The afternoon extension of the network’s “Good Morning America” is getting a new name and look, according to a person familiar with the matter. Audience members present at Monday morning’s taping of the program will notice a new set and logo that tamp down the emphasis on the show’s links to ABC’s morning flagship and place more significance on hosts Michael Strahan and Sara Haines.
The show has been re-titled “Strahan and Sara,” this person said. ABC News declined to make executives available for comment.
ABC News, which oversees “GMA,” launched the 1 p.m. program on the fly in September, betting that the duo could extend the network’s morning juggernaut to the afternoon, creating new opportunities for advertisers and affiliates in the process. “Good Morning America” fetched more than $350 million in ad revenue in 2017, according to Kantar Media, a tracker of ad spending.
Media buyers see the program as something akin to the fourth hour of NBC’s “Today” show, which is better known as “Kathie Lee and Hoda,” reflecting the names of its hosts Kathie Lee Gifford and Hoda Kotb (Gifford is slated to step down from that program in April and Jenna Bush Hager is seen as a leading candidate to succeed her).
There is room for ABC’s new show to grow. Viewership for the program has not matched that of the show it replaced, “The Chew.” That series, which focused on food and health and included chef Mario Batali among its talent lineup, regularly captured more than 2 million viewers. “GMA Day” has typically averaged between 1.7 million and 1.9 million, according to figures from Nielsen.
Internally, however, executives have been encouraged by steady audience numbers for the new entry. Many new shows get a big spike at the start and then see numbers fall off significantly. But “GMA Day” ratings have churned in a narrow range.
There have been bumps along the way. Kevin Wildes, a former ESPN executive, was named the show’s producer in August, but stepped away a few months ago. Rory Albanese, the former executive producer of Comedy Central’s “Nightly Show” with Larry Wilmore, is now overseeing operations.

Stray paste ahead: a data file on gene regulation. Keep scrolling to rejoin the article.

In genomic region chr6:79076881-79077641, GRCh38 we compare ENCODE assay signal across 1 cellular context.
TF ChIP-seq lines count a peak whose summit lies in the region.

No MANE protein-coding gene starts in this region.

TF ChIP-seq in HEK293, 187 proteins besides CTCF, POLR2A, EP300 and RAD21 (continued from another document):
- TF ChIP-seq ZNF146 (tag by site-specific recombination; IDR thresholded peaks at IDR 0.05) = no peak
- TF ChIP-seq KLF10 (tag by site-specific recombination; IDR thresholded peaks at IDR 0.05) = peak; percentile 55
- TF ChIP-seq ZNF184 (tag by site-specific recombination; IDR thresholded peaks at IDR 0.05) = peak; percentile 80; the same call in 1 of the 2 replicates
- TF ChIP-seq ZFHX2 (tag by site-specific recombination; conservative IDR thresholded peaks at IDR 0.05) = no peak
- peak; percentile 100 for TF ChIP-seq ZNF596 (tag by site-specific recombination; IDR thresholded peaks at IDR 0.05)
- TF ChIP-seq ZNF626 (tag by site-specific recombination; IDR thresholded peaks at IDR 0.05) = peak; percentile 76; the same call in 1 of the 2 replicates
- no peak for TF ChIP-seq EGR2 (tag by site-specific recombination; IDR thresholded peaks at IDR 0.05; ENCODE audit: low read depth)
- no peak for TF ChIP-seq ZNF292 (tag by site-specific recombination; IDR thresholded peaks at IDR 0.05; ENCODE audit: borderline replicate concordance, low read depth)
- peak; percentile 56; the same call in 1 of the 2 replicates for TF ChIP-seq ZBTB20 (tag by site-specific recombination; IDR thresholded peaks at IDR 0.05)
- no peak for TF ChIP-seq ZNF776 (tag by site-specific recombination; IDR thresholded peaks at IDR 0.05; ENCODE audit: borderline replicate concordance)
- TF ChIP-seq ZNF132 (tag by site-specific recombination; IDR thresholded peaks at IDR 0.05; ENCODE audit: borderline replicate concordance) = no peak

But ABC has always viewed the newly-christened “Strahan and Sara” a a work in progress, this person said. The show came together quickly and its debut was seen as a “soft launch.” The expectation has always been that the series would be tweaked along the way as producers and hosts found out what worked best.
The new title will lend the program some distinction in the market. At the same time, “GMA” remains part of the logo, and the show, which is taped with a live audience in ABC’s “Good Morning America” studio in Times Square, is still considered part of the “GMA” operation.
ABC and the two hosts have banked on the new program to bolster their stature and wring more money out of the “GMA” franchise, which snares less advertising than chief rival “Today” on NBC. Strahan and Haines have vowed to present a high-energy program that delivers viewers fun and inspiration.
Haines left a spot at “The View” to launch the new show. Strahan, who in the past got Mondays off at flagship “GMA” to give him time to recuperate from his Sunday-night football duties for Fox Sports, has been working that day on the afternoon show. If successful, the program would give ABC another block in a formidable lineup of daytime programs that include “The View” as well as the syndicated “Live” with Kelly Ripa and Ryan Seacrest. ABC is set to launch another syndicated daytime hour with former “Today” co-host Tamron Hall in the fall.